Beta Error, Acceptance Error, Type II Error - An error made by wrongly accepting the null hypothesis when the null is really false.
Bivariate Association/ Relationship - The relationship between two variables only.
Cp Statistic - Cp measures the differences of a fitted regression model from a true model, along with the random error. When a regression model with p independent variables contains only random differences from a true model, the average value of Cp is (p+1), the number of parameters. Thus, in evaluating many alternative regression models, our goal is to find models whose Cp is close to or below (p+1).
Cook’s Distance: Cook’s distance combines leverages and studentized residuals into one overall measure of how unusual the predictor values and response are for each observation. Large values signify unusual observations. Geometrically, Cook’s distance is a measure of the distance between coefficients calculated with and without the ith observation. Cook and Weisberg suggest checking observations with Cook’s distance > F (.50, p, n-p), where F is a value from an F-distribution.
Coefficient of Determination – In general the coefficient of determination measures the amount of variation of the response variable that is explained by the predictor variable(s). The coefficient of simple determination is denoted by r-squared and the coefficient of multiple determination is denoted by R-squared.
Coefficient of Variation – The coefficient of variation, in regression, is the standard deviation of the predictor variable divided by the mean of the predictor variable. If this value is small, your variation in the y-values (predictor values) is nearly constant. This implies that the data are ill-conditioned.
Confidence Bands (Upper & Lower) - This is the range of the responses that can be expected for all of the appropriate inputs of X's. The upper confidence band is the highest value that the ÿh value is predicted to be. The lower confidence band is the lowest value predicted that ÿh could be.
Confidence Level - This is the amount of error allowed for the model (given as a percent or a).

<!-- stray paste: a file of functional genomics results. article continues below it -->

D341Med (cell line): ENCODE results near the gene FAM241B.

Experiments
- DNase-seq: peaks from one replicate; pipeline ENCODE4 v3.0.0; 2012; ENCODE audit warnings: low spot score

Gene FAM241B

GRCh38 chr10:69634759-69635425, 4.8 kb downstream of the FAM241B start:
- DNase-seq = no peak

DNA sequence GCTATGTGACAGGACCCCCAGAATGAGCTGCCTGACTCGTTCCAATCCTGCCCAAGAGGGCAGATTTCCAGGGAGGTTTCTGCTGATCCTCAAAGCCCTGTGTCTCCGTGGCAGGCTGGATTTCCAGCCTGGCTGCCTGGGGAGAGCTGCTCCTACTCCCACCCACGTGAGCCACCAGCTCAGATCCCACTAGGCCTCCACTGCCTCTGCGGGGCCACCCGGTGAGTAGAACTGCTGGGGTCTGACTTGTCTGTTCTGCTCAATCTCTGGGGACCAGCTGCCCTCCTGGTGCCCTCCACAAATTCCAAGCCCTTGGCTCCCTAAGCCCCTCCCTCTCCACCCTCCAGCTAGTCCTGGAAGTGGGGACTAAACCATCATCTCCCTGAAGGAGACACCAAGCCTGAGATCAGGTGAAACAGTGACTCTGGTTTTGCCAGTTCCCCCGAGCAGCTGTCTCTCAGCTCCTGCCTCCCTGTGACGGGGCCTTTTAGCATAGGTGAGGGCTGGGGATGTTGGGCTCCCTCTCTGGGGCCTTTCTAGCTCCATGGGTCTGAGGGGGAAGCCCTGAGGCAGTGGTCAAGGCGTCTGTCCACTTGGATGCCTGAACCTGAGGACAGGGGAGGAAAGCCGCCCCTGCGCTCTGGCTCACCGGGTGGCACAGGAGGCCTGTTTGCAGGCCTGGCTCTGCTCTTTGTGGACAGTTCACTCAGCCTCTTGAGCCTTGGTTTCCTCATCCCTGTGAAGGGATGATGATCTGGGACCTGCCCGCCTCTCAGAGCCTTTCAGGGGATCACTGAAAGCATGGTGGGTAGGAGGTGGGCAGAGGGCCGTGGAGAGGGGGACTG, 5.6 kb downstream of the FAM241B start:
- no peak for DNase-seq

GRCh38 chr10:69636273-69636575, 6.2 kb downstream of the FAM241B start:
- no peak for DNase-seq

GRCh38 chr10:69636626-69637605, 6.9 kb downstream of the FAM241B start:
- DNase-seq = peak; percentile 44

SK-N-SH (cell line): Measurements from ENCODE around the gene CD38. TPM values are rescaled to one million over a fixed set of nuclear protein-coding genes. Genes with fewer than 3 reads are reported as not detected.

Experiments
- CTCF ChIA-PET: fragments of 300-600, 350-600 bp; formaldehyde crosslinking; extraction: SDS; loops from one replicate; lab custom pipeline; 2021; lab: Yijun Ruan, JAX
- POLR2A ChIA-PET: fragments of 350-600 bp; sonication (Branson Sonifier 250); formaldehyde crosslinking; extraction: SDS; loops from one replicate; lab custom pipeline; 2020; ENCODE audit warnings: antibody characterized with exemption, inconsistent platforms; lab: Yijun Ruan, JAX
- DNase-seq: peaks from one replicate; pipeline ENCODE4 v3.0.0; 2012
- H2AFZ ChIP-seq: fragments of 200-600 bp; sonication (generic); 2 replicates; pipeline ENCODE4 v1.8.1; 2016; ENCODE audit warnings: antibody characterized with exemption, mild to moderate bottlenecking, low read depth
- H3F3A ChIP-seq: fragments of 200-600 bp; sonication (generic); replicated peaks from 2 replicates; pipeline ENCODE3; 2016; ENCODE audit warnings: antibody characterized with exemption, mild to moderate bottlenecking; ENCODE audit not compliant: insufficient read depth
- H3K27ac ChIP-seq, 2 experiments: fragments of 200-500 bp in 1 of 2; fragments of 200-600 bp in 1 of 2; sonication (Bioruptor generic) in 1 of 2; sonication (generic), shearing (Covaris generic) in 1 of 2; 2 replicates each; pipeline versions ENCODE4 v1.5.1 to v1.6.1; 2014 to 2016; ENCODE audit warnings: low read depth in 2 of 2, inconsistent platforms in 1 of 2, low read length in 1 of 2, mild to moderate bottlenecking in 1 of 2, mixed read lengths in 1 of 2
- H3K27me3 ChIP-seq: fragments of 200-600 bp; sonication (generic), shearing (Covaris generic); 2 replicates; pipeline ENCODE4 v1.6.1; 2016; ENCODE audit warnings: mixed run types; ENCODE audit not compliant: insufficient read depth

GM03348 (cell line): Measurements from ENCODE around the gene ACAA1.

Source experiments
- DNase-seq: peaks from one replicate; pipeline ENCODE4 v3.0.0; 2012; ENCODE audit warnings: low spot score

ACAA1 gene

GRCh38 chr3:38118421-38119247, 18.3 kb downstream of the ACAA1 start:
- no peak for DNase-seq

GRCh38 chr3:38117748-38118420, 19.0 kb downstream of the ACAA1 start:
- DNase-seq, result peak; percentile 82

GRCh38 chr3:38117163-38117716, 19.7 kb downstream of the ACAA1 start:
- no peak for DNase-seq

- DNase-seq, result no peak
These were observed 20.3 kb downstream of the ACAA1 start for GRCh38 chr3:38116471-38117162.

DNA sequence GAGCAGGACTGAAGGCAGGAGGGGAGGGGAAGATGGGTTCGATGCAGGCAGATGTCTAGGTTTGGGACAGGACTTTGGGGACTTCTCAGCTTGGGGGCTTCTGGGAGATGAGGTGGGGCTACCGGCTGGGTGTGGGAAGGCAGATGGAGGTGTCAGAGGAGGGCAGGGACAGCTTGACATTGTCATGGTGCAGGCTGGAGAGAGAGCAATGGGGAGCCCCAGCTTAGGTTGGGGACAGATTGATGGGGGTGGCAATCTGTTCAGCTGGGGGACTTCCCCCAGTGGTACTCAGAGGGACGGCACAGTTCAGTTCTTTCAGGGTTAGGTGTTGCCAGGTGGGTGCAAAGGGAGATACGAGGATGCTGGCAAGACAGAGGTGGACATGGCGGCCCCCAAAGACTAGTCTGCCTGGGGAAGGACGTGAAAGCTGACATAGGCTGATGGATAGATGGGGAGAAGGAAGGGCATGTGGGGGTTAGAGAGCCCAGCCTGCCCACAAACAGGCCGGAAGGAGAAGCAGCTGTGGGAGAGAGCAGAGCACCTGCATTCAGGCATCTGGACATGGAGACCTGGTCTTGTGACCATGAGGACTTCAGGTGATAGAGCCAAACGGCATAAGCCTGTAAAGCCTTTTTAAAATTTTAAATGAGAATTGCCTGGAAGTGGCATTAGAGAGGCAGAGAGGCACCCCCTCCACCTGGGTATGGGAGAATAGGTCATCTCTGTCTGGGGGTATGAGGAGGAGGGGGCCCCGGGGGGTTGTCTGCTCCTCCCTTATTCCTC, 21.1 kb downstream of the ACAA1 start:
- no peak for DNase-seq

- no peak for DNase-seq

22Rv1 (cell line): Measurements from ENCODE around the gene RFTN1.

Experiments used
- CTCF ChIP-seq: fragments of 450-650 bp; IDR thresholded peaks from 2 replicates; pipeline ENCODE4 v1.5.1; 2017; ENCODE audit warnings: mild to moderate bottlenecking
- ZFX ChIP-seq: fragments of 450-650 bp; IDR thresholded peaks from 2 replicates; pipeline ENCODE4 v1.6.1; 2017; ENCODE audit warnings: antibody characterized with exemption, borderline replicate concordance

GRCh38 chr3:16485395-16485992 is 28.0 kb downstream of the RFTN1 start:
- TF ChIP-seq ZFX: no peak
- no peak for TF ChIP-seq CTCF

Confidence Intervals - A range of values to estimate a value of a population parameter. Associated with the range of values is also the amount of confidence the researcher has in the estimate. For example, we might estimate the cost of a new space vehicle to be 35 million dollars. Assume that the confidence level is 95% and the margin of error is 5 million dollars. We say that we are 95% confident that the cost is between 30 and 40 million dollars.
Confidence Interval Bounds, Upper and Lower - The lower endpoint on a confidence interval is called the lower bound or lower limit. The lower bound is the point estimate minus the margin of error. The upper bound is the point estimate plus the margin of error.
Correlation - The amount of association between two or more items. In these tutorials, correlation will refer to the amount of association between two or more numerical variables.
Correlation Coefficients, Pearson’s Sample Correlation Coefficient, r - Measures the strength of linear association between two numerical variables.
Correlation Matrix - A table that shows all pairs of correlations coefficients for a set of variables.
Correlation Ratio- A kind of correlation used when the relation between two variables is assumed to be curvilinear (i.e. not linear).
Curve Fitting, Approximation Curve - the general method for using a line or curve to estimate the relationship between two associated numerical variables.
Degrees of Freedom, df, - The number of values that can vary independently of one another. For example, if you have a sample of size n that is used to evaluate one parameter, then there are n-1 degrees of freedom.
Dependent Variable, Response Variable, Output Variable - The variable in correlation or regression that cannot be controlled or manipulated. The variable that "depends" on the values of one or more variables. In math, y frequently represents the dependent variable.
DFITS, DFFITS: Combines leverage and studentized residual (deleted t residuals) into one overall measure of how unusual an observation is. DFITS is the difference between the fitted values calculated with and without the ith observation, and scaled by stdev (Ŷi). Belseley, Kuh, and Welsch suggest that observations with DFITS >2Ö(p/n) should be considered as unusual
Dummy Variable, Indicator Variable - A variable used to code the categories of a measurement. Usually, 1 indicates the presence of an attribute and 0 indicates the absence of an attribute. Example: If the measurement variable is cost of space flight vehicle then the vehicle might be manned or unmanned. Let the dummy variable be 1 if the vehicle is manned and 2 if it is unmanned. Note: Dummy variable coding can be used for more than 2 categories.
Efficiency, Efficient Estimator - It is a measure of the variance of an estimate's sampling distribution; the smaller the variance, the better the estimator.
Error - In general, the error difference in the observed and estimated value of a parameter.
Errors, Residuals - In regression analysis, the error is the difference in the observed Y values and the predicted Y values that occur from using the regression model. See the graph below.